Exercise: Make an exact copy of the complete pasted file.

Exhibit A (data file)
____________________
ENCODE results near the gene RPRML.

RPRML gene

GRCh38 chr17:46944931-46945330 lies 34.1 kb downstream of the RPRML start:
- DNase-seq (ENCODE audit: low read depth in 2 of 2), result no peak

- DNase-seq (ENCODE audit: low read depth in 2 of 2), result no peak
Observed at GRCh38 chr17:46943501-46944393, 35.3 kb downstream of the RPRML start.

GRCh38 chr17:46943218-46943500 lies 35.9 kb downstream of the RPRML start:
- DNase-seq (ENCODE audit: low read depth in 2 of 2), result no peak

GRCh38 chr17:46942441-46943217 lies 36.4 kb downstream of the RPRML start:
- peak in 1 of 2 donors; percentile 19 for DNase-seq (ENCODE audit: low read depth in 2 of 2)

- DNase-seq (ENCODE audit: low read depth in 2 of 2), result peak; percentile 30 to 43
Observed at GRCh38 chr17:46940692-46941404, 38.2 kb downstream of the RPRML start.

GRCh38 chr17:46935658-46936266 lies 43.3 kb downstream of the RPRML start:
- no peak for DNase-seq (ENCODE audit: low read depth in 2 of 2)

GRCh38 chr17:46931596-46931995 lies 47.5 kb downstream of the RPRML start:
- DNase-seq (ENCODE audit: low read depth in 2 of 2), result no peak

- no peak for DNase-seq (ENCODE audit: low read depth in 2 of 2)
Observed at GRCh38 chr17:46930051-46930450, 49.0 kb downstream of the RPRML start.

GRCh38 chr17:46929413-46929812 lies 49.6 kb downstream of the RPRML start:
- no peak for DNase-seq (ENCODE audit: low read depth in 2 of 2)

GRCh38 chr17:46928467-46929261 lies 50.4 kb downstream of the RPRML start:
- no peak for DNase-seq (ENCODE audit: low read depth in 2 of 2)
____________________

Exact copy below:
ENCODE results near the gene RPRML.

RPRML gene

GRCh38 chr17:46944931-46945330 lies 34.1 kb downstream of the RPRML start:
- DNase-seq (ENCODE audit: low read depth in 2 of 2), result no peak

- DNase-seq (ENCODE audit: low read depth in 2 of 2), result no peak
Observed at GRCh38 chr17:46943501-46944393, 35.3 kb downstream of the RPRML start.

GRCh38 chr17:46943218-46943500 lies 35.9 kb downstream of the RPRML start:
- DNase-seq (ENCODE audit: low read depth in 2 of 2), result no peak

GRCh38 chr17:46942441-46943217 lies 36.4 kb downstream of the RPRML start:
- peak in 1 of 2 donors; percentile 19 for DNase-seq (ENCODE audit: low read depth in 2 of 2)

- DNase-seq (ENCODE audit: low read depth in 2 of 2), result peak; percentile 30 to 43
Observed at GRCh38 chr17:46940692-46941404, 38.2 kb downstream of the RPRML start.

GRCh38 chr17:46935658-46936266 lies 43.3 kb downstream of the RPRML start:
- no peak for DNase-seq (ENCODE audit: low read depth in 2 of 2)

GRCh38 chr17:46931596-46931995 lies 47.5 kb downstream of the RPRML start:
- DNase-seq (ENCODE audit: low read depth in 2 of 2), result no peak

- no peak for DNase-seq (ENCODE audit: low read depth in 2 of 2)
Observed at GRCh38 chr17:46930051-46930450, 49.0 kb downstream of the RPRML start.

GRCh38 chr17:46929413-46929812 lies 49.6 kb downstream of the RPRML start:
- no peak for DNase-seq (ENCODE audit: low read depth in 2 of 2)

GRCh38 chr17:46928467-46929261 lies 50.4 kb downstream of the RPRML start:
- no peak for DNase-seq (ENCODE audit: low read depth in 2 of 2)